Results: A total of 1000 questionnaires were distributed, and 913 completed questionnaires were included in the analysis. Sixty adolescents (6.5%) had functional constipation. Scores obtained for isolated psychological problems such as withdrawal (3.1 [3.1] vs. 1.9 [2.4], p<0.001), somatic complaints (3.2 [2.8] vs. 2.3 [2.5], p<0.05) anxiety/depression (5.8 [2.5] vs. 3.9 [3.6], p<0.001), social problems (3.0 [2.7] vs. 2.2 [1.9] p<0.001) and attention problems (5.4 [4.1] vs. 3.9 [3.4], p<0.001), and broadband scale of internalization (12.1 [8.4] vs. 8.3 [7.2], p<0.05) and mean total CBCL-S/4-18 score (29.4 [19.5] vs. 23.2 [17.0], p<0.001) were higher in adolescents with functional constipation. Clinical characteristics, socio-demographic and family factors and psychological maladjustment had no relationship with externalization, internalization and total CBCL-S/4-18 score. Internalization (-0.49, p<0.0001), externalization (-0.30, p<0.05), and total CBCL-S/4-18 (-0.44, p<0.001) scores had a negative impact on HRQoL of adolescents with functional constipation.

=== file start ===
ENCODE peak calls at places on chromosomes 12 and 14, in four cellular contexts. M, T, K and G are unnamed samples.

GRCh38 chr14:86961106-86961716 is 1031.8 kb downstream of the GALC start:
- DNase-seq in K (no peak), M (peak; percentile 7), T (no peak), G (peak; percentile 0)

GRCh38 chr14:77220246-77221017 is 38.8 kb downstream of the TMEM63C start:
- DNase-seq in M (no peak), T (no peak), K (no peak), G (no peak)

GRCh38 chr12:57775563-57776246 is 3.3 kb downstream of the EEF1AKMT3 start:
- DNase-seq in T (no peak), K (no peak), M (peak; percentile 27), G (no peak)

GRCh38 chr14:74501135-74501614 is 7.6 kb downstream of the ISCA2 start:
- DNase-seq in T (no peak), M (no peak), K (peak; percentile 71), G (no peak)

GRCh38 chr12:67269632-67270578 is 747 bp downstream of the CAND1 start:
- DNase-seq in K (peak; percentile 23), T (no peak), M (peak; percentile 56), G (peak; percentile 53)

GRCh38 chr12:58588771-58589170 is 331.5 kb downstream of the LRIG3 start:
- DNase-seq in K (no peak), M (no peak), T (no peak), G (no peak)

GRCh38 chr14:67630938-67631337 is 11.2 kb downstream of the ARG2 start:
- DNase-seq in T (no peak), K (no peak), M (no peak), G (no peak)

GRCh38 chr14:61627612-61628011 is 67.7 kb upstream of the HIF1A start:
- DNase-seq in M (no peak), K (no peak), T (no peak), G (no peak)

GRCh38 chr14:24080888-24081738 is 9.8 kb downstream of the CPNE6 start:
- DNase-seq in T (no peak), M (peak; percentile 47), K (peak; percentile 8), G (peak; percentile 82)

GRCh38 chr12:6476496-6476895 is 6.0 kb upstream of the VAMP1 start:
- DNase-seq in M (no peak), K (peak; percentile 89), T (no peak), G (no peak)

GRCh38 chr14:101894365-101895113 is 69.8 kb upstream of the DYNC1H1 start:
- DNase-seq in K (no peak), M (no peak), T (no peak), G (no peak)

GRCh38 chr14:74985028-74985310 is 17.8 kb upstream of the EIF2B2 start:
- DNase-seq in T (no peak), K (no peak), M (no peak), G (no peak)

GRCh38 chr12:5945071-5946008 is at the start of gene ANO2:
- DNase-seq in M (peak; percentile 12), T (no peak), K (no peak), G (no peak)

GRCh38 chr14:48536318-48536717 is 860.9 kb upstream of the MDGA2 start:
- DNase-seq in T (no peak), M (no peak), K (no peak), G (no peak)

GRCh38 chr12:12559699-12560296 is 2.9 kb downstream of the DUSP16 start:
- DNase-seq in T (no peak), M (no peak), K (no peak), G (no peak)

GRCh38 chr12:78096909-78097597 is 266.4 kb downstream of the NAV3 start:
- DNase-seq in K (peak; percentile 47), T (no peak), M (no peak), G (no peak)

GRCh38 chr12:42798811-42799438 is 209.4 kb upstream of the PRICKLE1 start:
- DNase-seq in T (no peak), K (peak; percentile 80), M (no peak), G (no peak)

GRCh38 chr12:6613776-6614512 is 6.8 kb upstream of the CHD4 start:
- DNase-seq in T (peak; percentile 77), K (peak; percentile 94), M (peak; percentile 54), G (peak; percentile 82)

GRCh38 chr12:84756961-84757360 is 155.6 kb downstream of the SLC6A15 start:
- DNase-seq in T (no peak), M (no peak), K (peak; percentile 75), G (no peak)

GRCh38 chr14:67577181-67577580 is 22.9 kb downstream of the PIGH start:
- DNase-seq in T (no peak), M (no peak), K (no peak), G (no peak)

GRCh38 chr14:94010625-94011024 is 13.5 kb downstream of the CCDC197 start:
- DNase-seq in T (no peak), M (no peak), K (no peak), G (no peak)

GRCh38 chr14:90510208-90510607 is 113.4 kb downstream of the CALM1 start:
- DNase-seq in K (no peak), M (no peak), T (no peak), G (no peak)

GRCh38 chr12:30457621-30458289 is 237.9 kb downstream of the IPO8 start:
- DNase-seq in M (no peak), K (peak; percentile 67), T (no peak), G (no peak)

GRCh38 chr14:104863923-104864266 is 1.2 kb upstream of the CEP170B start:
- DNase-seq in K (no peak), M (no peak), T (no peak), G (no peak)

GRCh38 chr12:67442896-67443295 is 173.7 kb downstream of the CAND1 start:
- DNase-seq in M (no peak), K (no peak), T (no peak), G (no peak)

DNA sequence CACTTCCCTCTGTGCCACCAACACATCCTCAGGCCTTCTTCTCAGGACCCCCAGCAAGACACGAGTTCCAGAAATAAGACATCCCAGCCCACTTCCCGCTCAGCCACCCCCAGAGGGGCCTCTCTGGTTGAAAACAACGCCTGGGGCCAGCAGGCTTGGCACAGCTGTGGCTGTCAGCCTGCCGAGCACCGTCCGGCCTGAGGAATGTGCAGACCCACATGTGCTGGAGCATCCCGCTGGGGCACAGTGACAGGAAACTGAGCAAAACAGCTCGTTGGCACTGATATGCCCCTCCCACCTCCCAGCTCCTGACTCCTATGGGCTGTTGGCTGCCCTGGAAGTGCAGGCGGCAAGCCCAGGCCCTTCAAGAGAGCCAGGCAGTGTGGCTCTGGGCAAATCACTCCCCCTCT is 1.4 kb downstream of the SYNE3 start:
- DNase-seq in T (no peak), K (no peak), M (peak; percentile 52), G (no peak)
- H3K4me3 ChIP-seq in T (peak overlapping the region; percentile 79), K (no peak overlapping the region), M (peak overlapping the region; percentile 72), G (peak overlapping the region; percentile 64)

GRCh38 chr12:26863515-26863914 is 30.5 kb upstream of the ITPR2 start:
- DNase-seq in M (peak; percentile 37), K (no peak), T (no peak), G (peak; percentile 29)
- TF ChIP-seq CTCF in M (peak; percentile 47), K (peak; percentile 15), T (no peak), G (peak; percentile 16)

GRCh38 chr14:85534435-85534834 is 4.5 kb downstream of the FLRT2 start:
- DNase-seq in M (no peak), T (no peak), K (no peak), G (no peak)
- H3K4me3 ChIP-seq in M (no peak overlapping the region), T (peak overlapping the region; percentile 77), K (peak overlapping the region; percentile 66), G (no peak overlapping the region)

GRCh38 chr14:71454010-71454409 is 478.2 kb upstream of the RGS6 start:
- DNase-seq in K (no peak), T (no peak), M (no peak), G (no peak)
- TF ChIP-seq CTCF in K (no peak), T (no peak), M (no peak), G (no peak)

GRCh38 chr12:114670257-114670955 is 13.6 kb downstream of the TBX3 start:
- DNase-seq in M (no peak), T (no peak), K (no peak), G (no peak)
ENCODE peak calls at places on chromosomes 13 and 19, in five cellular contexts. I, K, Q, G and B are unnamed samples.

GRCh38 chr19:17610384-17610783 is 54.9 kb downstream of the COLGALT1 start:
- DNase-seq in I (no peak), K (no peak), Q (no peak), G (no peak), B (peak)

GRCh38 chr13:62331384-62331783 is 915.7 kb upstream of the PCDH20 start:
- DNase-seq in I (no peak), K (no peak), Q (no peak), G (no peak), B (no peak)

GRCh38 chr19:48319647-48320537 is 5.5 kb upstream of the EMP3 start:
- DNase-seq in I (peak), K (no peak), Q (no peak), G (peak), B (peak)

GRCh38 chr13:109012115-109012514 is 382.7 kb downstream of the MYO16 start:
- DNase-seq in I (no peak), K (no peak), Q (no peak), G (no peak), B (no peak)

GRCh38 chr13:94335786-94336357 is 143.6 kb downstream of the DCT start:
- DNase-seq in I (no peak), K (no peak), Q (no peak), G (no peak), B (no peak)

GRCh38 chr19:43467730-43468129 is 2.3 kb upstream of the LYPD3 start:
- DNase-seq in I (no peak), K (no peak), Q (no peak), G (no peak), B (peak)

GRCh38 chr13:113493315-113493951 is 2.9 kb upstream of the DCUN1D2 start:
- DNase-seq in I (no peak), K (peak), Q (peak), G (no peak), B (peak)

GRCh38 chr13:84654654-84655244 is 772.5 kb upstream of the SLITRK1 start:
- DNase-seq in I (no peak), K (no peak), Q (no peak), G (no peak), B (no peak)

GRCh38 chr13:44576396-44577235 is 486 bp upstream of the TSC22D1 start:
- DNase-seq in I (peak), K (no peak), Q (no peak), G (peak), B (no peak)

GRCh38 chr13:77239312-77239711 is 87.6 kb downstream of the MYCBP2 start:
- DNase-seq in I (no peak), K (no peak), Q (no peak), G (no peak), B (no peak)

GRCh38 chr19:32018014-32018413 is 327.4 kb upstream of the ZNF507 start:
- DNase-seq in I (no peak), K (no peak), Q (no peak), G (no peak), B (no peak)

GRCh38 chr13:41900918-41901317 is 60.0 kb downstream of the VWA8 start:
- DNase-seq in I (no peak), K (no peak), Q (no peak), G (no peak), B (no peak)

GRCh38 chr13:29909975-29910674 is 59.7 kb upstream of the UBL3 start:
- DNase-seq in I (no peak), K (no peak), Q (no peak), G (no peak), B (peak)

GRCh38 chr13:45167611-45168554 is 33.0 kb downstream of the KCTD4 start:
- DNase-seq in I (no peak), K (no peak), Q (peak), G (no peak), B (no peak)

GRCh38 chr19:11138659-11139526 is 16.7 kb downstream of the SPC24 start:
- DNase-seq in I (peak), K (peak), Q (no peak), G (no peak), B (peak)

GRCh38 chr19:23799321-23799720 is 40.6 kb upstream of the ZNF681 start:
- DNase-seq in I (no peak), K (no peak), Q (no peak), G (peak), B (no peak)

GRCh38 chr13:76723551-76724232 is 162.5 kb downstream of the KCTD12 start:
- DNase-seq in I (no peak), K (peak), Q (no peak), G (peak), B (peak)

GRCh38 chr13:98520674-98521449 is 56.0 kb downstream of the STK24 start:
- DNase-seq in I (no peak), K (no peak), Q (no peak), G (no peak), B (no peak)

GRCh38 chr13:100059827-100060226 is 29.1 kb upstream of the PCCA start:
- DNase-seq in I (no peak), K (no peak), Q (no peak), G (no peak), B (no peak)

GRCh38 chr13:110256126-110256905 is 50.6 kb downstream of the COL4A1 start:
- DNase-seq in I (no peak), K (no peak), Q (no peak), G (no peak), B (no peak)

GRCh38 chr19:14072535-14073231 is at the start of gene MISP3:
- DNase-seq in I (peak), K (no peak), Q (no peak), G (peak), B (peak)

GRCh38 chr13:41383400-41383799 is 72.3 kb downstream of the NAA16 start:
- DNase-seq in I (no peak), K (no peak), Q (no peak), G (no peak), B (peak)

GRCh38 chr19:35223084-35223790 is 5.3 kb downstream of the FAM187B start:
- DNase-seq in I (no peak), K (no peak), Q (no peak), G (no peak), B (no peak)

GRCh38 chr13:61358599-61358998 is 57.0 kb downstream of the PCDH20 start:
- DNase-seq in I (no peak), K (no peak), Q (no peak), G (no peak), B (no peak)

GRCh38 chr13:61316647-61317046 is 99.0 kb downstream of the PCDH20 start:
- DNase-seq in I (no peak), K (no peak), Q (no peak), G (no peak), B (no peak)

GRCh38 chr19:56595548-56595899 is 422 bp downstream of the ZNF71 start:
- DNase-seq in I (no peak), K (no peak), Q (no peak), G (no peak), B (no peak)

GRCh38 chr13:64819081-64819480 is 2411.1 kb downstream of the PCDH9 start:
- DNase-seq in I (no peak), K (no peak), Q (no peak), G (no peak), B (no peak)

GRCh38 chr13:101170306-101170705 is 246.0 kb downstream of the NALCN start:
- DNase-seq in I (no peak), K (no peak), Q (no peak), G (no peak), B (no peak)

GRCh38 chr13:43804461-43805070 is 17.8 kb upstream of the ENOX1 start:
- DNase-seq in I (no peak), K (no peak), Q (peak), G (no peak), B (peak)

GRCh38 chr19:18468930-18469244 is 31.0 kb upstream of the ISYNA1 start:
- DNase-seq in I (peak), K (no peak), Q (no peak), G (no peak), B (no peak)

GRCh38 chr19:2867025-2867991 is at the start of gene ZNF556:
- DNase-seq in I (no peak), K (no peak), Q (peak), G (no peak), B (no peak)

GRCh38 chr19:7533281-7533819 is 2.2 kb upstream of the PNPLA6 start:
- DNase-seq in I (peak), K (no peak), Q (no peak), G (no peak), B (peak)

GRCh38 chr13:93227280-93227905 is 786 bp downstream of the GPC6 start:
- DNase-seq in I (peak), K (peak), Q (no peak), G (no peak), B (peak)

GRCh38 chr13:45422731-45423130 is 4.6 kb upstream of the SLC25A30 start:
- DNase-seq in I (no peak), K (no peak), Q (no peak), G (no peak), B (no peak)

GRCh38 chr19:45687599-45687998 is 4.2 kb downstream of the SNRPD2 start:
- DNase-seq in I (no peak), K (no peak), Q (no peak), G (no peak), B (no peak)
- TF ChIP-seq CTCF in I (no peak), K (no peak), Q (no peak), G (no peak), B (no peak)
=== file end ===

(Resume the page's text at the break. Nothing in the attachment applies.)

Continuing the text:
Conclusions: Adolescents with functional constipation are suffering from significant behavioral and emotional problems. These problems negatively affect their HRQoL.
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http://journals.plos.org/plosone/article?id=10.1371/journal.pone.0239092PLOS
http://www.ncbi.nlm.nih.gov/pmc/articles/PMC7549826PMC
November 2020

Optimized sample preparation for fecal volatile organic compound analysis by gas chromatography-mass spectrometry.

Metabolomics 2020 10 10;16(10):112. Epub 2020 Oct 10.

EurofinsEAG, Eurofins Materials Science Netherlands B.V., Eindhoven, The Netherlands.

Introduction: Headspace gas chromatography-mass spectrometry (HS-GC-MS) is widely considered the gold standard of quantitative fecal VOC analysis. However, guidelines providing general recommendations for bioanalytical method application in research and clinical setting are lacking.

Objectives: To propose an evidence-based research protocol for fecal VOC analysis by HS-GC-MS, based on extensive testing of instrumental and sampling conditions on detection and quantification limits, linearity, accuracy and repeatability of VOC outcome.